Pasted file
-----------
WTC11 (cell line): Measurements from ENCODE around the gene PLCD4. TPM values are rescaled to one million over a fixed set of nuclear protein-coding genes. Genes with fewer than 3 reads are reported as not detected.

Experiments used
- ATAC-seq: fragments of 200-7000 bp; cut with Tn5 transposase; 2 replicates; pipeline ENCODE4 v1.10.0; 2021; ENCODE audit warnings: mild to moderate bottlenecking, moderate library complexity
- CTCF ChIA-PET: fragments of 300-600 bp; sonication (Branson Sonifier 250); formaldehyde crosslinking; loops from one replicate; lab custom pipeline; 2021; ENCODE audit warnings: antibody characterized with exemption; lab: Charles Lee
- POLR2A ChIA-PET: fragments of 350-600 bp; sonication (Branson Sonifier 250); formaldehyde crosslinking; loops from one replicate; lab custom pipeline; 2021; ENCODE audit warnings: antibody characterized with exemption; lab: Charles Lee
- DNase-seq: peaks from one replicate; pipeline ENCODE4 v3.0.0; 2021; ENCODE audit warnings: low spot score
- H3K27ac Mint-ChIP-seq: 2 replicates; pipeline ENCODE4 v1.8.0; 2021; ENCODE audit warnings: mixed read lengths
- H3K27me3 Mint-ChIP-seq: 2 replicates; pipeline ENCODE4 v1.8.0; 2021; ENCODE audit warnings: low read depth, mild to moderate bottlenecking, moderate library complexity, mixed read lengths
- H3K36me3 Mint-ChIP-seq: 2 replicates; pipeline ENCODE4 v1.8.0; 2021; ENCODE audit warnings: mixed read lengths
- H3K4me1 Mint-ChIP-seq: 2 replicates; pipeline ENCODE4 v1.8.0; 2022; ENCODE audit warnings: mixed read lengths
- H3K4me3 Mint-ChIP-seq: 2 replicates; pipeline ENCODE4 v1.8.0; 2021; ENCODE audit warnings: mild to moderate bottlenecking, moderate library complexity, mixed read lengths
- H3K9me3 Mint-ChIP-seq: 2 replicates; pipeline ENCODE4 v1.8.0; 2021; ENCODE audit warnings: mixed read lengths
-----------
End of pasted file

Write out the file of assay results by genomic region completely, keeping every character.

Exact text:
WTC11 (cell line): Measurements from ENCODE around the gene PLCD4. TPM values are rescaled to one million over a fixed set of nuclear protein-coding genes. Genes with fewer than 3 reads are reported as not detected.

Experiments used
- ATAC-seq: fragments of 200-7000 bp; cut with Tn5 transposase; 2 replicates; pipeline ENCODE4 v1.10.0; 2021; ENCODE audit warnings: mild to moderate bottlenecking, moderate library complexity
- CTCF ChIA-PET: fragments of 300-600 bp; sonication (Branson Sonifier 250); formaldehyde crosslinking; loops from one replicate; lab custom pipeline; 2021; ENCODE audit warnings: antibody characterized with exemption; lab: Charles Lee
- POLR2A ChIA-PET: fragments of 350-600 bp; sonication (Branson Sonifier 250); formaldehyde crosslinking; loops from one replicate; lab custom pipeline; 2021; ENCODE audit warnings: antibody characterized with exemption; lab: Charles Lee
- DNase-seq: peaks from one replicate; pipeline ENCODE4 v3.0.0; 2021; ENCODE audit warnings: low spot score
- H3K27ac Mint-ChIP-seq: 2 replicates; pipeline ENCODE4 v1.8.0; 2021; ENCODE audit warnings: mixed read lengths
- H3K27me3 Mint-ChIP-seq: 2 replicates; pipeline ENCODE4 v1.8.0; 2021; ENCODE audit warnings: low read depth, mild to moderate bottlenecking, moderate library complexity, mixed read lengths
- H3K36me3 Mint-ChIP-seq: 2 replicates; pipeline ENCODE4 v1.8.0; 2021; ENCODE audit warnings: mixed read lengths
- H3K4me1 Mint-ChIP-seq: 2 replicates; pipeline ENCODE4 v1.8.0; 2022; ENCODE audit warnings: mixed read lengths
- H3K4me3 Mint-ChIP-seq: 2 replicates; pipeline ENCODE4 v1.8.0; 2021; ENCODE audit warnings: mild to moderate bottlenecking, moderate library complexity, mixed read lengths
- H3K9me3 Mint-ChIP-seq: 2 replicates; pipeline ENCODE4 v1.8.0; 2021; ENCODE audit warnings: mixed read lengths